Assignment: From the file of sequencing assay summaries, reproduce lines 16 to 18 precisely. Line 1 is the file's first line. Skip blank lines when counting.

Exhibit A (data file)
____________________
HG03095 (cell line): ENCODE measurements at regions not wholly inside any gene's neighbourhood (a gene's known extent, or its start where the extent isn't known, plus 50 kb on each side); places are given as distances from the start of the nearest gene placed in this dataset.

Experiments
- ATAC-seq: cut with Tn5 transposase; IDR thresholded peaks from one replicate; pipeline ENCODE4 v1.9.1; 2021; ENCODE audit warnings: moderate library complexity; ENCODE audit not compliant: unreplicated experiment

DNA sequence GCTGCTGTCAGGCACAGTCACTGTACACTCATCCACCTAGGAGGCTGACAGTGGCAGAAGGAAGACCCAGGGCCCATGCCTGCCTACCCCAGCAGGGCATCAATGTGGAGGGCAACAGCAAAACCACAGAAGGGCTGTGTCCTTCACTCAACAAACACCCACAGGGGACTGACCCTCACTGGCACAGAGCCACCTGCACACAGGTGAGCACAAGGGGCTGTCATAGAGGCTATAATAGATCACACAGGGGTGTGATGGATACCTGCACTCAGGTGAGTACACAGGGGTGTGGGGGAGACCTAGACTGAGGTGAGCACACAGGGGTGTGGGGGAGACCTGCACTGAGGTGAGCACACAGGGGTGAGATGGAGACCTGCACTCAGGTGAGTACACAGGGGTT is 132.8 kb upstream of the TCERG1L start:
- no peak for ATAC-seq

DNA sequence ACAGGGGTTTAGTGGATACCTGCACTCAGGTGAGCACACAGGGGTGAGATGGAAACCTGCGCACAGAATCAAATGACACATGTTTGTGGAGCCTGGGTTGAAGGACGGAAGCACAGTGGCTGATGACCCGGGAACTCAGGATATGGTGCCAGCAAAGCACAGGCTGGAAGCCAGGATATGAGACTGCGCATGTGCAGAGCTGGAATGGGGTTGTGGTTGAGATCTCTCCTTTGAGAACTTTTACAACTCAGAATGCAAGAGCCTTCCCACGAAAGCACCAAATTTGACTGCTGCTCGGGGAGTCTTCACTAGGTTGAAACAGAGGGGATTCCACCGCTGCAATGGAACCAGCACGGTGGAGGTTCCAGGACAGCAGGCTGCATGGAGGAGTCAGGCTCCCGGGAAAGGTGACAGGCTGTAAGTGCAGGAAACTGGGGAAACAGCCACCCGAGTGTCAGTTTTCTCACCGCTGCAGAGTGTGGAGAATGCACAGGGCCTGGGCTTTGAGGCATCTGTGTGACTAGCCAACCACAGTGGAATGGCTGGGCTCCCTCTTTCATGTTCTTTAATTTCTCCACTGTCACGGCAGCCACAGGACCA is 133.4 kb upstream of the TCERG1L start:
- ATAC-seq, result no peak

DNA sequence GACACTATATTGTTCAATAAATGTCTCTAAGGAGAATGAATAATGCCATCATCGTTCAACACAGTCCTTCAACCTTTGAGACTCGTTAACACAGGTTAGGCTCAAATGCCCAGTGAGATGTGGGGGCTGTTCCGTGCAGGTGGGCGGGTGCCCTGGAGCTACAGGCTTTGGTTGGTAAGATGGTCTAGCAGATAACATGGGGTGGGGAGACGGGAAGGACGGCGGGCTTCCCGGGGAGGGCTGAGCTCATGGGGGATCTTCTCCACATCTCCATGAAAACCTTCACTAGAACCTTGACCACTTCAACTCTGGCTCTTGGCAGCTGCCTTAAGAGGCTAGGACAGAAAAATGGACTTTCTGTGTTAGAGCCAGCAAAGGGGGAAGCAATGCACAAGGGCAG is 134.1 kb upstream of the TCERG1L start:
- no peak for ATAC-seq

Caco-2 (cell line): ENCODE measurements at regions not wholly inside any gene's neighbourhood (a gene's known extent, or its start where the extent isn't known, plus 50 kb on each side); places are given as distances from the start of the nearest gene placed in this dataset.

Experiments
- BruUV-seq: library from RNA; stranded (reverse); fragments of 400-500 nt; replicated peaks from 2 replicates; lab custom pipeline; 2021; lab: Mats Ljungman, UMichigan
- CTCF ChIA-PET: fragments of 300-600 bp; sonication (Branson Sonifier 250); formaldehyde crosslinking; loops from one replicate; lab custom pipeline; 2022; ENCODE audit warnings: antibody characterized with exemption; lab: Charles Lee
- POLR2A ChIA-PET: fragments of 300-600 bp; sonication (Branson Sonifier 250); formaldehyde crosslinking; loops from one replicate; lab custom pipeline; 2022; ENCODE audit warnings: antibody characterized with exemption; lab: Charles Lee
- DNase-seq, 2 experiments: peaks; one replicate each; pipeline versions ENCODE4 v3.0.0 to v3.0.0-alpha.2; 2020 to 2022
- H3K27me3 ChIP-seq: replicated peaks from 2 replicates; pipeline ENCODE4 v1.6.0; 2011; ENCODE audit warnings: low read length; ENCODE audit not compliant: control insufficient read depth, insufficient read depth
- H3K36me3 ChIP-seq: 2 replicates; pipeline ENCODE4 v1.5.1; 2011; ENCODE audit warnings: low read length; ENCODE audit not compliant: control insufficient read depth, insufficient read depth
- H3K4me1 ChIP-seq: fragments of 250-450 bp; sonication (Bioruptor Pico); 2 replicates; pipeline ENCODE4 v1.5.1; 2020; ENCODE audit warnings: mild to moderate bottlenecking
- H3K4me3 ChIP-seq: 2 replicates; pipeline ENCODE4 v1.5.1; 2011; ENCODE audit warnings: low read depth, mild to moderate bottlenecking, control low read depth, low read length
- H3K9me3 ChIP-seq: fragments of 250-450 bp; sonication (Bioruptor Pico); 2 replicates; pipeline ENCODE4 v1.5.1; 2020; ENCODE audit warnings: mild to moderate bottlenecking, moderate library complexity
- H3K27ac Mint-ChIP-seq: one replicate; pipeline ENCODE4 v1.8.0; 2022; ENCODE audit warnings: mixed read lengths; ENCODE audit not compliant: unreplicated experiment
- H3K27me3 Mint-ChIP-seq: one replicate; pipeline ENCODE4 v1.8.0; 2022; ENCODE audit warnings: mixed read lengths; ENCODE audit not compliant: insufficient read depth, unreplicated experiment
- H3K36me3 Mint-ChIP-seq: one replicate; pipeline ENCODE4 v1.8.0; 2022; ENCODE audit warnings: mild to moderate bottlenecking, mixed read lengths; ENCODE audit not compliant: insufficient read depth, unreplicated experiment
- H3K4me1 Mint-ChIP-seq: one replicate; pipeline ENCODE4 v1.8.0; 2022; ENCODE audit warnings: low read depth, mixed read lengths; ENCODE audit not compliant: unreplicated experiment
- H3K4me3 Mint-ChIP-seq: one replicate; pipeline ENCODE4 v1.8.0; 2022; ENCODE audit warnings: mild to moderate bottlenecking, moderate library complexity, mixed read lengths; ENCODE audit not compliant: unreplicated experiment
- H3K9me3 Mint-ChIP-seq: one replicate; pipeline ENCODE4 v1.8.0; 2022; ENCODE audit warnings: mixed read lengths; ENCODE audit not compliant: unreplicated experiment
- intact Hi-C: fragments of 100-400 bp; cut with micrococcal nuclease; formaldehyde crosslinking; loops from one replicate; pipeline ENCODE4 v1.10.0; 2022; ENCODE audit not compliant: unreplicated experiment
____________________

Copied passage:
- H3K27me3 ChIP-seq: replicated peaks from 2 replicates; pipeline ENCODE4 v1.6.0; 2011; ENCODE audit warnings: low read length; ENCODE audit not compliant: control insufficient read depth, insufficient read depth
- H3K36me3 ChIP-seq: 2 replicates; pipeline ENCODE4 v1.5.1; 2011; ENCODE audit warnings: low read length; ENCODE audit not compliant: control insufficient read depth, insufficient read depth
- H3K4me1 ChIP-seq: fragments of 250-450 bp; sonication (Bioruptor Pico); 2 replicates; pipeline ENCODE4 v1.5.1; 2020; ENCODE audit warnings: mild to moderate bottlenecking